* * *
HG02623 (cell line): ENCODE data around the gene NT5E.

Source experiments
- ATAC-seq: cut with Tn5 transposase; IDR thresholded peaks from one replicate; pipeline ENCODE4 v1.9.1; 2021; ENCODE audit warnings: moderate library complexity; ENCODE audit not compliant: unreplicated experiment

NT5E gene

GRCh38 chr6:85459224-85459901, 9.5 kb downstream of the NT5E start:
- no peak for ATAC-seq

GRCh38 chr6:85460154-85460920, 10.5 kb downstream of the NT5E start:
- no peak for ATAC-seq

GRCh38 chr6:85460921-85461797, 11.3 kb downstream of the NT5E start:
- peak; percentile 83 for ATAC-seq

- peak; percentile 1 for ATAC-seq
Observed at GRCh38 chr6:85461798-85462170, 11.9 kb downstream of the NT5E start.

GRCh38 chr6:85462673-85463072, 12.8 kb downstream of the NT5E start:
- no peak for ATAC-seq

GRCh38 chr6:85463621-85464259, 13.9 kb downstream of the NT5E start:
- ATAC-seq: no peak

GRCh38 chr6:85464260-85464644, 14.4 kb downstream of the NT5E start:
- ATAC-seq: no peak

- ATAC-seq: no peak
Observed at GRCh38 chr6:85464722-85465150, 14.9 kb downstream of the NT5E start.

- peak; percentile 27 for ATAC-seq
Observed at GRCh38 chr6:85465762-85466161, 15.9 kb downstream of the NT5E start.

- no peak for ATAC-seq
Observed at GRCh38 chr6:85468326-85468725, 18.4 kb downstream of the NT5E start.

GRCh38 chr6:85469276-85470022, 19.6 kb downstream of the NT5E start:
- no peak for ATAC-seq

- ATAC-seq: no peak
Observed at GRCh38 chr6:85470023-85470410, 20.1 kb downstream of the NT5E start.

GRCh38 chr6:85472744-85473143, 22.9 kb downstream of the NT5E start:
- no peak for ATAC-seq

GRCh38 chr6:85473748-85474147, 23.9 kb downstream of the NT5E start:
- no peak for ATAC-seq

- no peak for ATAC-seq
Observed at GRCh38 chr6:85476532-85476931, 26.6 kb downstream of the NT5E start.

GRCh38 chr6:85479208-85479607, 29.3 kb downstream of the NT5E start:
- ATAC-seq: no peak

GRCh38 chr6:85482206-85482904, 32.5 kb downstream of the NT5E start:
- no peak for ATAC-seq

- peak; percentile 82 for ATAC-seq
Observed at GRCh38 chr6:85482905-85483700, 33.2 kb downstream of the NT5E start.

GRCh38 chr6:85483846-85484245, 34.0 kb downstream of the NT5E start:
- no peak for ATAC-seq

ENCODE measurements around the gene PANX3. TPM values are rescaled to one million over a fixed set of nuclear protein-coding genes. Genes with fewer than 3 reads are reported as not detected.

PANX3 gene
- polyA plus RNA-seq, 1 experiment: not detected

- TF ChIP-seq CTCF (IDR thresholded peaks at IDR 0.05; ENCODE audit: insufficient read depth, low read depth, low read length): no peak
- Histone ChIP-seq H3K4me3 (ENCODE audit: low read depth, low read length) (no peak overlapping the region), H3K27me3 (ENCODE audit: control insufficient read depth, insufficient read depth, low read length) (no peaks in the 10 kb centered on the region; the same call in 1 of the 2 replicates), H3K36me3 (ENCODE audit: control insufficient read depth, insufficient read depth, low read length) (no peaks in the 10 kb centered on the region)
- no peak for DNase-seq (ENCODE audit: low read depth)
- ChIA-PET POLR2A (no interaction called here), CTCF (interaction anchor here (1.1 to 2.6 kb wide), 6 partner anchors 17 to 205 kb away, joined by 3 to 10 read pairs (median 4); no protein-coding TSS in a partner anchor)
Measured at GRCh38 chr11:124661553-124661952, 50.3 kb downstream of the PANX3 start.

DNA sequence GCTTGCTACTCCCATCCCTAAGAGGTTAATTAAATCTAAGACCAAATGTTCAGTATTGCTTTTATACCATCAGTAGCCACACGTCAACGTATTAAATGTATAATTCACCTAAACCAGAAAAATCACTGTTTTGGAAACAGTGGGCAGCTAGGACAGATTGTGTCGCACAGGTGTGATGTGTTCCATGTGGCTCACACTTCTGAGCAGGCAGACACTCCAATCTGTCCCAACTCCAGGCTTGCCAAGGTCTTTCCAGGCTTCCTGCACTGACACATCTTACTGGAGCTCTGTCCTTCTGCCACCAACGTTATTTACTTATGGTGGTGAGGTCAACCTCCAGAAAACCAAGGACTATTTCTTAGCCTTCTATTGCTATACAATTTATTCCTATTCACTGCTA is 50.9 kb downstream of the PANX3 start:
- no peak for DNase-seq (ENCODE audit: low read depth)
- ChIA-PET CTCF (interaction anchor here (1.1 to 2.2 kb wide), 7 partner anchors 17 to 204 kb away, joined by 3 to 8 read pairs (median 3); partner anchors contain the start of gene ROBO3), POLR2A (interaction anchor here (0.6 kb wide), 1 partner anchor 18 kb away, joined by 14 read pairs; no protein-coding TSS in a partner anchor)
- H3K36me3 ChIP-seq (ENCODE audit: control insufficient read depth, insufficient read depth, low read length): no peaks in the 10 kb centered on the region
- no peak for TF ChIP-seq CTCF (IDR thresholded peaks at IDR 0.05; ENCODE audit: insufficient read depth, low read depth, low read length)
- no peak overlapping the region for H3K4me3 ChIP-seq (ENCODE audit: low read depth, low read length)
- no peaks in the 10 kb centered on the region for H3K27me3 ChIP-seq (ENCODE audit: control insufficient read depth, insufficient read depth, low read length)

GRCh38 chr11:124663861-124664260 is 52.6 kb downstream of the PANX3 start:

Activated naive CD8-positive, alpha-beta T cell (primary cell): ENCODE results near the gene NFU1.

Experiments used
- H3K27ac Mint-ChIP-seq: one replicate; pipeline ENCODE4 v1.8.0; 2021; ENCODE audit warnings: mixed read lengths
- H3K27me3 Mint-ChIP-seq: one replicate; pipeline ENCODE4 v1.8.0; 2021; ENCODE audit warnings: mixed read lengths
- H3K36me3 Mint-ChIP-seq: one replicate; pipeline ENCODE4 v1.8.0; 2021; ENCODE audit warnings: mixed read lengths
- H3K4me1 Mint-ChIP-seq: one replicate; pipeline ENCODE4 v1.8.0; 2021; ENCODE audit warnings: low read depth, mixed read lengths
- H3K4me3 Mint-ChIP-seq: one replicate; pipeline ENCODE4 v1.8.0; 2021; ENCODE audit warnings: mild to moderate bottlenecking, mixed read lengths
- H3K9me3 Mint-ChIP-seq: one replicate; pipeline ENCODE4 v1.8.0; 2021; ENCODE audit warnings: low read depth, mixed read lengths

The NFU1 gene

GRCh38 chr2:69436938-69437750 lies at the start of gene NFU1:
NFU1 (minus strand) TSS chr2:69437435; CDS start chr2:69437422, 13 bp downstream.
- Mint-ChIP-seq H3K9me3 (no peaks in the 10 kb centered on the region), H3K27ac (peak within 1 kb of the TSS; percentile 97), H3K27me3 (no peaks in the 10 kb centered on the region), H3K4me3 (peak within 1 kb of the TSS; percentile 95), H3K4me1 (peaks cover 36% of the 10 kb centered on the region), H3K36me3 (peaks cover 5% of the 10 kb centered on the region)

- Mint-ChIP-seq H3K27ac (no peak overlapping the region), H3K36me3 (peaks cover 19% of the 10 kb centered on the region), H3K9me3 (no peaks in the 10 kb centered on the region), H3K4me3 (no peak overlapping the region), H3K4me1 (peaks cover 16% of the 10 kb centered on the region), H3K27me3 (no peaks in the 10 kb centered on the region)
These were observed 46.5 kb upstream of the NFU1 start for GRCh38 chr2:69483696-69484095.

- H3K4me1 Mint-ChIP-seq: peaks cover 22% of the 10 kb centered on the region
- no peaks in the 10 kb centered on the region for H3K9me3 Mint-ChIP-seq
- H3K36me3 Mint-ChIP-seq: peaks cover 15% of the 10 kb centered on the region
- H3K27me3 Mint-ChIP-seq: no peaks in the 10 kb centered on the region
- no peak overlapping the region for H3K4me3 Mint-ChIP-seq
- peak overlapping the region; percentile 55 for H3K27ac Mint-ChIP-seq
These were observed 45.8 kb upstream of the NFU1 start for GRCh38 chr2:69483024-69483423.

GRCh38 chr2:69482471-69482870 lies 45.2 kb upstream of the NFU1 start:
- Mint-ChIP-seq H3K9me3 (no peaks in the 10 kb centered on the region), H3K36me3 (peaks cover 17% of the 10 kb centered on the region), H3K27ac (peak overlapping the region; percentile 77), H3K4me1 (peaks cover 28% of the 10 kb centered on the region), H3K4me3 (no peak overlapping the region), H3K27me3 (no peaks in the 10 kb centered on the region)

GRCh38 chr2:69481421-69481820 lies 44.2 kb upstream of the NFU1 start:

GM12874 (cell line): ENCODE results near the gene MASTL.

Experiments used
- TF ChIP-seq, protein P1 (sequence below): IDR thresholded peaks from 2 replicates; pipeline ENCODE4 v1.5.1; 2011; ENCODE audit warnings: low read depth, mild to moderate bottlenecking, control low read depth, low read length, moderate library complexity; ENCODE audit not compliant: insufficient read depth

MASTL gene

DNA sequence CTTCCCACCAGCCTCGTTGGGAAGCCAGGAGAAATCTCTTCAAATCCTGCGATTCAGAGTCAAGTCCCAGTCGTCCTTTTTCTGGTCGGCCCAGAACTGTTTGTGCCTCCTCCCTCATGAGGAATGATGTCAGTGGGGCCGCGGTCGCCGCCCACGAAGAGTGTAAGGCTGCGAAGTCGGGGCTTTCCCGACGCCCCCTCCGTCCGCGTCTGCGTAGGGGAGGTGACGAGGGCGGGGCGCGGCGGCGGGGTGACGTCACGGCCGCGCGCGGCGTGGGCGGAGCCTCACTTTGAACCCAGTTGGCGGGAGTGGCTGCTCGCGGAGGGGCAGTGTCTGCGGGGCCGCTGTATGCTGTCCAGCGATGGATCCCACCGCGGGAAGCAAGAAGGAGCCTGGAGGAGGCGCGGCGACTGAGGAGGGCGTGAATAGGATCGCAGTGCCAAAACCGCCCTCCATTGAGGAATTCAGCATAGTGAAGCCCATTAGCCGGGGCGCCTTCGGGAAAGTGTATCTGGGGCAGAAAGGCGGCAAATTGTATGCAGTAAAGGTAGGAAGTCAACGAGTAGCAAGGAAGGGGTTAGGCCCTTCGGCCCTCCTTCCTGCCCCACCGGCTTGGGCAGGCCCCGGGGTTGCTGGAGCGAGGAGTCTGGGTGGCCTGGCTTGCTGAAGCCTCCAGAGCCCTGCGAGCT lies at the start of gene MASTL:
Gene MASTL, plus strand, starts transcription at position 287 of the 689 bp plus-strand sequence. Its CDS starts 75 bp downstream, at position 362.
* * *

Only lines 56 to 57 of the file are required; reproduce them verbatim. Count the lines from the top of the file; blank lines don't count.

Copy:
- no peak overlapping the region for H3K4me3 ChIP-seq (ENCODE audit: low read depth, low read length)
- no peaks in the 10 kb centered on the region for H3K27me3 ChIP-seq (ENCODE audit: control insufficient read depth, insufficient read depth, low read length)